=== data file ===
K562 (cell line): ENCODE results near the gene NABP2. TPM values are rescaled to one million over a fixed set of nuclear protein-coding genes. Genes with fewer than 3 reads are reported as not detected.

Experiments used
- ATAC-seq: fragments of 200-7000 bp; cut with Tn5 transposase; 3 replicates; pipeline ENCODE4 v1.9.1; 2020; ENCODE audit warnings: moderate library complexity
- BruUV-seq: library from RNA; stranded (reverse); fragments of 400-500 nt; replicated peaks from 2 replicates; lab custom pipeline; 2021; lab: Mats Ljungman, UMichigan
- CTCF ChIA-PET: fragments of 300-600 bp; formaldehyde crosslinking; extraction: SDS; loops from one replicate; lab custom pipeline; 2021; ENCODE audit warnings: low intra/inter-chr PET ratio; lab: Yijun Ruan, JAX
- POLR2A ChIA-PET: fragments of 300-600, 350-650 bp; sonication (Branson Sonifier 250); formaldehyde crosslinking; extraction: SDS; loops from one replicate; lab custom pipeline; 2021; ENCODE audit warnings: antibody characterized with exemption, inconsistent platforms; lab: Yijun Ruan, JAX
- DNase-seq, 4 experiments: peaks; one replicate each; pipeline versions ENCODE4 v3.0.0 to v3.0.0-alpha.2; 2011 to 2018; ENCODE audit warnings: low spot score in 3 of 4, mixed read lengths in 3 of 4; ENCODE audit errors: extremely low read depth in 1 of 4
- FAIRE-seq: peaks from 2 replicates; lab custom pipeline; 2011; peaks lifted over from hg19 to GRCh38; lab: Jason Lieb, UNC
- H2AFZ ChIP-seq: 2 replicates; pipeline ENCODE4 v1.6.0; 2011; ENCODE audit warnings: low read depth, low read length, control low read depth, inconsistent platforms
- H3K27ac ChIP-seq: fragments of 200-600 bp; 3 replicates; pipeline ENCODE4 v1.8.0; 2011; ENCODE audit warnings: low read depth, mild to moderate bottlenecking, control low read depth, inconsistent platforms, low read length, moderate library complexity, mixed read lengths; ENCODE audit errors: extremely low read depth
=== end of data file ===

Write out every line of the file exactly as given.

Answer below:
K562 (cell line): ENCODE results near the gene NABP2. TPM values are rescaled to one million over a fixed set of nuclear protein-coding genes. Genes with fewer than 3 reads are reported as not detected.

Experiments used
- ATAC-seq: fragments of 200-7000 bp; cut with Tn5 transposase; 3 replicates; pipeline ENCODE4 v1.9.1; 2020; ENCODE audit warnings: moderate library complexity
- BruUV-seq: library from RNA; stranded (reverse); fragments of 400-500 nt; replicated peaks from 2 replicates; lab custom pipeline; 2021; lab: Mats Ljungman, UMichigan
- CTCF ChIA-PET: fragments of 300-600 bp; formaldehyde crosslinking; extraction: SDS; loops from one replicate; lab custom pipeline; 2021; ENCODE audit warnings: low intra/inter-chr PET ratio; lab: Yijun Ruan, JAX
- POLR2A ChIA-PET: fragments of 300-600, 350-650 bp; sonication (Branson Sonifier 250); formaldehyde crosslinking; extraction: SDS; loops from one replicate; lab custom pipeline; 2021; ENCODE audit warnings: antibody characterized with exemption, inconsistent platforms; lab: Yijun Ruan, JAX
- DNase-seq, 4 experiments: peaks; one replicate each; pipeline versions ENCODE4 v3.0.0 to v3.0.0-alpha.2; 2011 to 2018; ENCODE audit warnings: low spot score in 3 of 4, mixed read lengths in 3 of 4; ENCODE audit errors: extremely low read depth in 1 of 4
- FAIRE-seq: peaks from 2 replicates; lab custom pipeline; 2011; peaks lifted over from hg19 to GRCh38; lab: Jason Lieb, UNC
- H2AFZ ChIP-seq: 2 replicates; pipeline ENCODE4 v1.6.0; 2011; ENCODE audit warnings: low read depth, low read length, control low read depth, inconsistent platforms
- H3K27ac ChIP-seq: fragments of 200-600 bp; 3 replicates; pipeline ENCODE4 v1.8.0; 2011; ENCODE audit warnings: low read depth, mild to moderate bottlenecking, control low read depth, inconsistent platforms, low read length, moderate library complexity, mixed read lengths; ENCODE audit errors: extremely low read depth